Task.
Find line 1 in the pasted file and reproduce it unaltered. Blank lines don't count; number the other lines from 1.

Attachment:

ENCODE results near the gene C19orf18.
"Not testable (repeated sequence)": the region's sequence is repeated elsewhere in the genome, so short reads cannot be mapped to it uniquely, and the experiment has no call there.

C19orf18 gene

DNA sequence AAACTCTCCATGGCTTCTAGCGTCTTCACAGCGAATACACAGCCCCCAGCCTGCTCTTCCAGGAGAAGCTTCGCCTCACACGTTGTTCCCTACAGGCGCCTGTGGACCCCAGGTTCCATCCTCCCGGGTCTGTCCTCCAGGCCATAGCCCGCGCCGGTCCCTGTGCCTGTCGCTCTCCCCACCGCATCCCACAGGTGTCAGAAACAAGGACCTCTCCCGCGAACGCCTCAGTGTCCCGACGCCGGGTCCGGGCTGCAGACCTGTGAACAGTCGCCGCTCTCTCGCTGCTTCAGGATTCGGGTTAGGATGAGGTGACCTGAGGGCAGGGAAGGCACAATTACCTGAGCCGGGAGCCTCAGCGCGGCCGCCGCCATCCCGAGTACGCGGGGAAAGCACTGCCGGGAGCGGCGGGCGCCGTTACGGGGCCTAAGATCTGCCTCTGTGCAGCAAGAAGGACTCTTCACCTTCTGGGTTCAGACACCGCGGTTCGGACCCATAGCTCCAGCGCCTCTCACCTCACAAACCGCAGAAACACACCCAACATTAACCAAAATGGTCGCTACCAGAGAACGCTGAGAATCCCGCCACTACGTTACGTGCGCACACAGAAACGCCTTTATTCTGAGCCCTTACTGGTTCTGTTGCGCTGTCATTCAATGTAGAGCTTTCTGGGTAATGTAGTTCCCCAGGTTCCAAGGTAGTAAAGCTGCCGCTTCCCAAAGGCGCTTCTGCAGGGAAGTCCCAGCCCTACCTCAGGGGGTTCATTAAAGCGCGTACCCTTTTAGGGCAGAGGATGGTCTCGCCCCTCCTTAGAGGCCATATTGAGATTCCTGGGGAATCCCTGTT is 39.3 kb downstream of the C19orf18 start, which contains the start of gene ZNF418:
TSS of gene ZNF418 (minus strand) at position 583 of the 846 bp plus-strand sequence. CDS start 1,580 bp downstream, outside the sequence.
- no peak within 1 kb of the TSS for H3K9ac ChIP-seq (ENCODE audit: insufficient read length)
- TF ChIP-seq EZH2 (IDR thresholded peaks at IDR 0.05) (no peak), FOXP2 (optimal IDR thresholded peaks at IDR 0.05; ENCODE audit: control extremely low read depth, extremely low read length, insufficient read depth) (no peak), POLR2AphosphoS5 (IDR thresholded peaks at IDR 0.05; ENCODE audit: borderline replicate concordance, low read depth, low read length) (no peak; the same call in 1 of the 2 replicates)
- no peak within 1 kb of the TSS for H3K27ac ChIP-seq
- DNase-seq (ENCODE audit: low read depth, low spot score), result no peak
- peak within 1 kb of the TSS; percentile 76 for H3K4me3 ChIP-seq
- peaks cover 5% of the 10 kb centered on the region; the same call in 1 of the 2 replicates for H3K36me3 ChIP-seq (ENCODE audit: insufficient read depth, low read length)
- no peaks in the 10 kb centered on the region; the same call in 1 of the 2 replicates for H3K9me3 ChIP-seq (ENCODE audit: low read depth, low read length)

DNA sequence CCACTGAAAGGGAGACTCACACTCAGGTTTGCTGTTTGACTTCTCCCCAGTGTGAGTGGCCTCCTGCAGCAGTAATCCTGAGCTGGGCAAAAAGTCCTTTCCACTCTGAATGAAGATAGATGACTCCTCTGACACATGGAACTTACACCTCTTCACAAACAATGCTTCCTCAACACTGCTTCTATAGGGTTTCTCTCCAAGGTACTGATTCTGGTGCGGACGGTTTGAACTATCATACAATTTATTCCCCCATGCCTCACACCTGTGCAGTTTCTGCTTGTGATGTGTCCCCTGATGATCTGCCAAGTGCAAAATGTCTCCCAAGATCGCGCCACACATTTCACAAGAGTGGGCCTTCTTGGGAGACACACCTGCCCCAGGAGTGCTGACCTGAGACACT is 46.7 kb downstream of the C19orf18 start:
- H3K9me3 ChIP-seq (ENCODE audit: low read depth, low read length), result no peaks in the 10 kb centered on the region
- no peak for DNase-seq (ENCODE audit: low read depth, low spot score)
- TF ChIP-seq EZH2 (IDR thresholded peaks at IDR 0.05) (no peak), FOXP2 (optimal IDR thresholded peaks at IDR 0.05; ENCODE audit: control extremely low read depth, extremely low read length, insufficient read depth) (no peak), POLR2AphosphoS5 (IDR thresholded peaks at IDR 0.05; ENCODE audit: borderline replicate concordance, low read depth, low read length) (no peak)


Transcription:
ENCODE results near the gene C19orf18.